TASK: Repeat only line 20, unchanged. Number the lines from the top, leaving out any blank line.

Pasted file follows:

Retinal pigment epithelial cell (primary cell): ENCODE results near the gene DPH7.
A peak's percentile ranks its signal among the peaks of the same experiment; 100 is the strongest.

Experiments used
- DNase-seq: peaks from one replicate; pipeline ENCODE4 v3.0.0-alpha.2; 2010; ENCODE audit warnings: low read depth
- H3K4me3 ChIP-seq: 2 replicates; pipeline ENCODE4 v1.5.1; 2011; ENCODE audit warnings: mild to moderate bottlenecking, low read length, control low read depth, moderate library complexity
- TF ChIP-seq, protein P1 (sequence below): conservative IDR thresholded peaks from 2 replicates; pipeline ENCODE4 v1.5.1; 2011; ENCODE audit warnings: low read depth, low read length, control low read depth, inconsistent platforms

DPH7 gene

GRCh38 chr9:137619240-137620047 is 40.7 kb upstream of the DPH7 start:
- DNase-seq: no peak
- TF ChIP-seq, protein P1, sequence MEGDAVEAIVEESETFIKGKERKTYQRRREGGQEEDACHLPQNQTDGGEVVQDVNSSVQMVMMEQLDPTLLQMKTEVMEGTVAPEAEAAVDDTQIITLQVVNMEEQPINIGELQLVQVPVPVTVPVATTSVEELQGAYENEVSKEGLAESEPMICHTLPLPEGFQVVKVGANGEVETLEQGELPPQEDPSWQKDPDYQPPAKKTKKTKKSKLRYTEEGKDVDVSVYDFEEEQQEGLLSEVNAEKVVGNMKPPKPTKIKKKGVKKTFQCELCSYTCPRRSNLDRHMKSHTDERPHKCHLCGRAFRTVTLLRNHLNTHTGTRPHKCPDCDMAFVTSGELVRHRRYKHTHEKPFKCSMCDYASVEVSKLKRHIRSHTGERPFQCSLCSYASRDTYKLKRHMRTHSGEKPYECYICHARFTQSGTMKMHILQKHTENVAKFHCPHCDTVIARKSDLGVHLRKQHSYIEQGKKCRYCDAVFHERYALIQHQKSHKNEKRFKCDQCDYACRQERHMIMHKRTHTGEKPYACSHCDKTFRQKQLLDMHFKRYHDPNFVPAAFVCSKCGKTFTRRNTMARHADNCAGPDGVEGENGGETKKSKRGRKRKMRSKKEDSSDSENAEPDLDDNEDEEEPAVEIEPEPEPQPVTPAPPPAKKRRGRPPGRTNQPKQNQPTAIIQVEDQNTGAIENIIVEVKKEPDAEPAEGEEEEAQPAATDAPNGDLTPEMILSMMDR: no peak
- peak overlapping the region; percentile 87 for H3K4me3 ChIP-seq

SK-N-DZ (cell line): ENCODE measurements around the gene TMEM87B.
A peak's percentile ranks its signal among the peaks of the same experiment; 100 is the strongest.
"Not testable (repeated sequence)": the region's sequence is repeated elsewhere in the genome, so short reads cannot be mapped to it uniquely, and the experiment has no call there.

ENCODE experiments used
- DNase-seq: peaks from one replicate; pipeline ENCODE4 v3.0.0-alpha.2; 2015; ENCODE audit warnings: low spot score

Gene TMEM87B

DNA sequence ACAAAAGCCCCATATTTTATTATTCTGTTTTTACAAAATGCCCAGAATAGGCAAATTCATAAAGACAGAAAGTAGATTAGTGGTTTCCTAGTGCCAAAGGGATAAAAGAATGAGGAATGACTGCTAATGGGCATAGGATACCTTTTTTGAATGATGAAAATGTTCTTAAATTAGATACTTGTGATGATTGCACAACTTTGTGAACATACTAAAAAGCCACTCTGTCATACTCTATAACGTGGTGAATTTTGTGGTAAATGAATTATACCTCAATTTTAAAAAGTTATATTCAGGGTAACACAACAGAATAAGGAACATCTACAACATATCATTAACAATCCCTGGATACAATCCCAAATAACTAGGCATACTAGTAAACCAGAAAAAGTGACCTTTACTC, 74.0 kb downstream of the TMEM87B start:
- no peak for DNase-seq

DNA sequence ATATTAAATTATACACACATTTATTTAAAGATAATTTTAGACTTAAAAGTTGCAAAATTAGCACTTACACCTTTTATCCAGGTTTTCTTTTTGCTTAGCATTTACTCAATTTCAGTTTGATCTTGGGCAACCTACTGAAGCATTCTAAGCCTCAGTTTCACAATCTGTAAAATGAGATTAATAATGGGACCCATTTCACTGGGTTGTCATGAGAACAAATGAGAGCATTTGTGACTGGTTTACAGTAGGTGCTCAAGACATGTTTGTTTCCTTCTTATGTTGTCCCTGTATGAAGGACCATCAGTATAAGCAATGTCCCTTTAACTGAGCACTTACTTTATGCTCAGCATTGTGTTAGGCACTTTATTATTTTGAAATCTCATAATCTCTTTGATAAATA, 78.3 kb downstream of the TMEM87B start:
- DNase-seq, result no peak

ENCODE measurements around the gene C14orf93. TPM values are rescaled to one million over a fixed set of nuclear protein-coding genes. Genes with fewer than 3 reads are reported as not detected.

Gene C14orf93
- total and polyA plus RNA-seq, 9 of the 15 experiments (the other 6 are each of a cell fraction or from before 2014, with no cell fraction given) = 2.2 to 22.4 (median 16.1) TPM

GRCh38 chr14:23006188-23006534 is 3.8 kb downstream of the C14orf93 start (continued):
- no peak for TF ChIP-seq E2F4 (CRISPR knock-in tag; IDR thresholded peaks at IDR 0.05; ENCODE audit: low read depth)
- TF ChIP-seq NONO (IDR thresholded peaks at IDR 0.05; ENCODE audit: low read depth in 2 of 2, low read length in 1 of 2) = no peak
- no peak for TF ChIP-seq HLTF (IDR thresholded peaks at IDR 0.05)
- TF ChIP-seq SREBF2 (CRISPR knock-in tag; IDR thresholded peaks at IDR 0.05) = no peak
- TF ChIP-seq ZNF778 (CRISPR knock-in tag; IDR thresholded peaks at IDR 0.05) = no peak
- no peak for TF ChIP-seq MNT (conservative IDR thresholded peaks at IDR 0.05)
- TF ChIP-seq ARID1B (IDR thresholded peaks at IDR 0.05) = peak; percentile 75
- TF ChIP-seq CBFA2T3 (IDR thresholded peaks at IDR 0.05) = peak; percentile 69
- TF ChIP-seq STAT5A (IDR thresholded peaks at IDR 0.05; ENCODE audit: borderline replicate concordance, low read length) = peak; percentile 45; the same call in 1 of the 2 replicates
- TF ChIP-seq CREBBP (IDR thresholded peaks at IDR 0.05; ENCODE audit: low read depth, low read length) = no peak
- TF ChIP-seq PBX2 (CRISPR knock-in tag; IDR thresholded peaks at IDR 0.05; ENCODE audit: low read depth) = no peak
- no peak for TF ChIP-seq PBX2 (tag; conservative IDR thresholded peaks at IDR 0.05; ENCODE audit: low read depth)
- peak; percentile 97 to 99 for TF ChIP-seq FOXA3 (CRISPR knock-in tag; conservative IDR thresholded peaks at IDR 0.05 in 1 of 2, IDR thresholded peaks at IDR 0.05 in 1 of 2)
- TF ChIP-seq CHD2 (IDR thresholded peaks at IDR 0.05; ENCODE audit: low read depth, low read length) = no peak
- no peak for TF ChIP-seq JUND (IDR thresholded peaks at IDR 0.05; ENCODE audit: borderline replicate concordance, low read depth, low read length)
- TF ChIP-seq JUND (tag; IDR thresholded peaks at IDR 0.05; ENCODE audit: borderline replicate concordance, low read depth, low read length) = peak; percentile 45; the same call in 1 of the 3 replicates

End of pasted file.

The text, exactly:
DNA sequence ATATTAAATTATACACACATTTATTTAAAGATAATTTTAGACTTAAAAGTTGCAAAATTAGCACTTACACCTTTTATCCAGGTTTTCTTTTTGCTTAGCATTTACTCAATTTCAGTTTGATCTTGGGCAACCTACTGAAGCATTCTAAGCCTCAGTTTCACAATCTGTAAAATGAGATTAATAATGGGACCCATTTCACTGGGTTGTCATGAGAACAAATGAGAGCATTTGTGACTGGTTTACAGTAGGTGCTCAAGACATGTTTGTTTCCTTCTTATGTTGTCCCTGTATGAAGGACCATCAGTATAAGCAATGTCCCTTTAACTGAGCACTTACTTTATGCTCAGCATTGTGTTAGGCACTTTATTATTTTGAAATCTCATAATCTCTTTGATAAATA, 78.3 kb downstream of the TMEM87B start: